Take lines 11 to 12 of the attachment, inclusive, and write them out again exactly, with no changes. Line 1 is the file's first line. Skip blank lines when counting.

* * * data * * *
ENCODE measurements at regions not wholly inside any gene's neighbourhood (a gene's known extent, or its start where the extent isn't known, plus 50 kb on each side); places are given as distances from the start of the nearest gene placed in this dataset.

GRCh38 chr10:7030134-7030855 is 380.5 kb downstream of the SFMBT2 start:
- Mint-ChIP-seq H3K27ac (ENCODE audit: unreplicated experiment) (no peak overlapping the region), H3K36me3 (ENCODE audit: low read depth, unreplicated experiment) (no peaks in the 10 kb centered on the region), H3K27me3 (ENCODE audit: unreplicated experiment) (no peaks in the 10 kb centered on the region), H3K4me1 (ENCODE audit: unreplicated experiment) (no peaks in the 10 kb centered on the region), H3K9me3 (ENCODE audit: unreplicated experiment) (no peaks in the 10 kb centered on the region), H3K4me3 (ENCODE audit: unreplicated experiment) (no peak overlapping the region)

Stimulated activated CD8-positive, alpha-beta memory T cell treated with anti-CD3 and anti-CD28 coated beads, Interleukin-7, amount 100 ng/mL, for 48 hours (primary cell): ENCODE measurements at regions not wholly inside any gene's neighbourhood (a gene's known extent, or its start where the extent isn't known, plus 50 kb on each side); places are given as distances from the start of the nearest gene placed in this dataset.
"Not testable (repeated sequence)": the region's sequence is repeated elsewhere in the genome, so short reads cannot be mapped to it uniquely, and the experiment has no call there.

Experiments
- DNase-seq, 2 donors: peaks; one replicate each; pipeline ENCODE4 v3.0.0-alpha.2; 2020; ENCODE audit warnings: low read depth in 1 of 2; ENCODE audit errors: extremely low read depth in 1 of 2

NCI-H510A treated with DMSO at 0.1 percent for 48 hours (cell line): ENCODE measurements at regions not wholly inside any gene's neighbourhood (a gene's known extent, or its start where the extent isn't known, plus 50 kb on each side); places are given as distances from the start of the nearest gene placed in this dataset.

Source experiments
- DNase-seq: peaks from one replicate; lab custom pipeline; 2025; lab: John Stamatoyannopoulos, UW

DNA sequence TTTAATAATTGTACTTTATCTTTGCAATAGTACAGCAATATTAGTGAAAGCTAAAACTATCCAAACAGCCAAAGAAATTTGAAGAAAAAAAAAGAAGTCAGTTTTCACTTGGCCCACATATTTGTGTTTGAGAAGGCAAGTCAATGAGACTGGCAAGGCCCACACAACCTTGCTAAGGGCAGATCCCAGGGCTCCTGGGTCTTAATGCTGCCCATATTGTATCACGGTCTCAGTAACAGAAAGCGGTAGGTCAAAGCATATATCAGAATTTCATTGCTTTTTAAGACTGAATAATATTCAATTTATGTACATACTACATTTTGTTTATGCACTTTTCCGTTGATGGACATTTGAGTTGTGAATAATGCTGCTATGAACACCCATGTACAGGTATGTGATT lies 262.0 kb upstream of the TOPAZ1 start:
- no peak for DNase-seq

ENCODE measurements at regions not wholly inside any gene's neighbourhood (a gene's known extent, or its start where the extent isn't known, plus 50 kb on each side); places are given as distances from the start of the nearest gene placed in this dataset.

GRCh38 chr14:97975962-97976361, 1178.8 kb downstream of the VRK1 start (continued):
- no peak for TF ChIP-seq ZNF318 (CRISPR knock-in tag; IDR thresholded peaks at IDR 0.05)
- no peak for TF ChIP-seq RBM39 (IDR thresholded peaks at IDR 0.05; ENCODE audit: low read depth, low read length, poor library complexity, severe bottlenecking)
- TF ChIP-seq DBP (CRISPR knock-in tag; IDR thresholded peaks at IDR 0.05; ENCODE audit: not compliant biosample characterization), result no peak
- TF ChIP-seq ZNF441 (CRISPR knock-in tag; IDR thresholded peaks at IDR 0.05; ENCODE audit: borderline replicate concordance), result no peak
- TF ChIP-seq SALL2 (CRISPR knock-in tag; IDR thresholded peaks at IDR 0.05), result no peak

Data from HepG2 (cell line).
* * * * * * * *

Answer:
DNA sequence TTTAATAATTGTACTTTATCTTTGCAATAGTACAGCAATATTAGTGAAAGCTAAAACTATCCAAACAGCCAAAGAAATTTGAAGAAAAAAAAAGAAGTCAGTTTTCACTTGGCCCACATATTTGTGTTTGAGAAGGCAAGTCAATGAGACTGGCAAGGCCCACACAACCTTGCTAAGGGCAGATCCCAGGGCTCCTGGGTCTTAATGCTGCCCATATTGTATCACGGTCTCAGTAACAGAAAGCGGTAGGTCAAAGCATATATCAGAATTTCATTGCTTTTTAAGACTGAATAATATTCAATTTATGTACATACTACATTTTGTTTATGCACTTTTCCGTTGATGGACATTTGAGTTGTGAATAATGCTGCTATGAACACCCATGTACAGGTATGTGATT lies 262.0 kb upstream of the TOPAZ1 start:
- no peak for DNase-seq